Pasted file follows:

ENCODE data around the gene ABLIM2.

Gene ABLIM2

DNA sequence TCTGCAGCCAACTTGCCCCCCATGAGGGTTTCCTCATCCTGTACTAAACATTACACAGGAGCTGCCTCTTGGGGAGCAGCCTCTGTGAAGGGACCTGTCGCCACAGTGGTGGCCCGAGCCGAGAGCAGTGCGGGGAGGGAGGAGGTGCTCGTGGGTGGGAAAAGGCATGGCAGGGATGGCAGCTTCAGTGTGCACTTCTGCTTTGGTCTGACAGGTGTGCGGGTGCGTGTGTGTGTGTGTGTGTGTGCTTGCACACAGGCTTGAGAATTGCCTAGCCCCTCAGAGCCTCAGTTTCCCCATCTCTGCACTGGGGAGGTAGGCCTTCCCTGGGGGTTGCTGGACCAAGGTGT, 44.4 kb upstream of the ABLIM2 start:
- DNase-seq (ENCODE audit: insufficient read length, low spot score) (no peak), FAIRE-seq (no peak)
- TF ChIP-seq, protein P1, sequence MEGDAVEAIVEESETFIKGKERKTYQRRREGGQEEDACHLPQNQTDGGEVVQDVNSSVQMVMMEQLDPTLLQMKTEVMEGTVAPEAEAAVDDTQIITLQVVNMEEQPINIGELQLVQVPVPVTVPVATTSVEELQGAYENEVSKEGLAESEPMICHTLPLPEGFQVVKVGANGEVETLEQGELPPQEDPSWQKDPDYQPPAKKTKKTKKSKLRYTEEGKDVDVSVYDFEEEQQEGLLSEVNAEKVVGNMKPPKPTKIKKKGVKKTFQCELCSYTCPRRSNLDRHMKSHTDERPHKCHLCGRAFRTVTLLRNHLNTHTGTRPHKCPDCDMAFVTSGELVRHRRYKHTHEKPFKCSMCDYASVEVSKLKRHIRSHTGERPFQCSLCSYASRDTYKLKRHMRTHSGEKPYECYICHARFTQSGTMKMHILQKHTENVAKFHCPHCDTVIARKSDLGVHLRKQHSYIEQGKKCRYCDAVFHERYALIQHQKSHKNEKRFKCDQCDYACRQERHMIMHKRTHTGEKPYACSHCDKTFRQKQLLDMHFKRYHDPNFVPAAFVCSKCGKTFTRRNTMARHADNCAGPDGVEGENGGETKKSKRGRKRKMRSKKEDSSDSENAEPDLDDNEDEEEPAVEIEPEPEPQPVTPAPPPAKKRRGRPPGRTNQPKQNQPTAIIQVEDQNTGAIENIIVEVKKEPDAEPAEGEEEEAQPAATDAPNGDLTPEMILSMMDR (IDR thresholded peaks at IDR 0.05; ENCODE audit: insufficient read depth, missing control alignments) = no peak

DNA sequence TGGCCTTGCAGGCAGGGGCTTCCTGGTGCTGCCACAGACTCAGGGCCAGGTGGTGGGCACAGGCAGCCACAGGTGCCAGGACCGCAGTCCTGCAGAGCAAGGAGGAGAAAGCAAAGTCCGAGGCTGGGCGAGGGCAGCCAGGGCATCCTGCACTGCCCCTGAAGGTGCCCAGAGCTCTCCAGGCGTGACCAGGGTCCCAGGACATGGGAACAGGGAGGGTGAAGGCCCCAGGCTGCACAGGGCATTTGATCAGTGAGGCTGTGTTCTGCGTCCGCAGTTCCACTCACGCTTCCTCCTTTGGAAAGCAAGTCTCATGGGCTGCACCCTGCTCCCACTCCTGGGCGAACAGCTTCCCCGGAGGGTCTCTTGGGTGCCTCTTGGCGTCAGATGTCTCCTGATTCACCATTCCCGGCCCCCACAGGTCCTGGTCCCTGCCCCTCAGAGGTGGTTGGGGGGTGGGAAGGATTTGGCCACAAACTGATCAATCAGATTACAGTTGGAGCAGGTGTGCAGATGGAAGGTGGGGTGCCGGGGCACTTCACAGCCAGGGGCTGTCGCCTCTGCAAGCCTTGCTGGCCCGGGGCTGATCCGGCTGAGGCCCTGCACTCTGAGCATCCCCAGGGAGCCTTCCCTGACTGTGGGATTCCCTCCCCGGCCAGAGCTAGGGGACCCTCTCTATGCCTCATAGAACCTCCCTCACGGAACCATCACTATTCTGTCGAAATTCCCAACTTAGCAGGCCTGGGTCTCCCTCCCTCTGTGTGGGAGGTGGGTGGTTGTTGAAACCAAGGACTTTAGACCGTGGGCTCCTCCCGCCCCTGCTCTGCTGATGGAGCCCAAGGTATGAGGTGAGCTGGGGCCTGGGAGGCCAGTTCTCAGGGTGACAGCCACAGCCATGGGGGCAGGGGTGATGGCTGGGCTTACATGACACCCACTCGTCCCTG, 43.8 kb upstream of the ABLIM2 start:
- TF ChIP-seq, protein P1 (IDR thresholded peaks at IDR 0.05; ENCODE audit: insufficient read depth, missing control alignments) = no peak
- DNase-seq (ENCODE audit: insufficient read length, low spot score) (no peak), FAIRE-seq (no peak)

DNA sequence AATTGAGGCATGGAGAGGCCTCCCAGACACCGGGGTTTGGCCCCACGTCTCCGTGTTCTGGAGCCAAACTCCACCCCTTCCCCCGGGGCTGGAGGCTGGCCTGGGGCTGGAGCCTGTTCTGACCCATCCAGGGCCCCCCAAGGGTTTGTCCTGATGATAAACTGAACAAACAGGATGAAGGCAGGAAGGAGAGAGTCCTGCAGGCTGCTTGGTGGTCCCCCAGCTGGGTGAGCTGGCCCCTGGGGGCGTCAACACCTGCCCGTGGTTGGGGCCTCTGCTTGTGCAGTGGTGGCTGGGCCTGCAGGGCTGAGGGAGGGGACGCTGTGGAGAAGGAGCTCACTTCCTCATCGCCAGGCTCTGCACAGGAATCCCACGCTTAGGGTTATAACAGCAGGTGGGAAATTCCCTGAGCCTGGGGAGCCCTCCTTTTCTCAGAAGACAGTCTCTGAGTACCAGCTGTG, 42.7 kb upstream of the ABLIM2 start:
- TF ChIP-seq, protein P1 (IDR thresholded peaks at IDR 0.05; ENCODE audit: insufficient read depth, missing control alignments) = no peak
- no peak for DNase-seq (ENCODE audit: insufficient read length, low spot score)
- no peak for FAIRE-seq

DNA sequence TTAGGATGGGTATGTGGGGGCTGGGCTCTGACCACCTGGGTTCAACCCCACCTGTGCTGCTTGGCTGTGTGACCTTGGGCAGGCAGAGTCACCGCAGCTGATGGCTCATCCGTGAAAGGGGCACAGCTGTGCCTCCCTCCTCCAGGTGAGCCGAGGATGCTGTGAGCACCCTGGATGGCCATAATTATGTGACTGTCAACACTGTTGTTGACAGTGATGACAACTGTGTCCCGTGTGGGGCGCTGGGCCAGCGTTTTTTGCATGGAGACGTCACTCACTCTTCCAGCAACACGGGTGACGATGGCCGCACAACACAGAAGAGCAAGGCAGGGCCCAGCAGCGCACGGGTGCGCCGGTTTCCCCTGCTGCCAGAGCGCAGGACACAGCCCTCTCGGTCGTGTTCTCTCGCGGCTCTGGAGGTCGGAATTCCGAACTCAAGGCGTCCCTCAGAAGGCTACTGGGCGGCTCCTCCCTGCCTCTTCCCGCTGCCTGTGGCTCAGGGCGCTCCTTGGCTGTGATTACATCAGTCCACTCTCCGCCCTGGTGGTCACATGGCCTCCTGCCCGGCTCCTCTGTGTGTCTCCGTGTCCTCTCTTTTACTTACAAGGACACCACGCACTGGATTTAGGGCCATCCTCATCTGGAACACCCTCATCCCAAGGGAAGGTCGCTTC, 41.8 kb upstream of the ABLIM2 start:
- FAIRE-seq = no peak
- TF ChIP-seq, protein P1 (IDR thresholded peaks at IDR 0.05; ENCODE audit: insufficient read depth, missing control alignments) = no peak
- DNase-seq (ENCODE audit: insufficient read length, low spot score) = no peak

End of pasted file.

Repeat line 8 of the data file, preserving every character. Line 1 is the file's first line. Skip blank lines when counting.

- DNase-seq (ENCODE audit: insufficient read length, low spot score) (no peak), FAIRE-seq (no peak)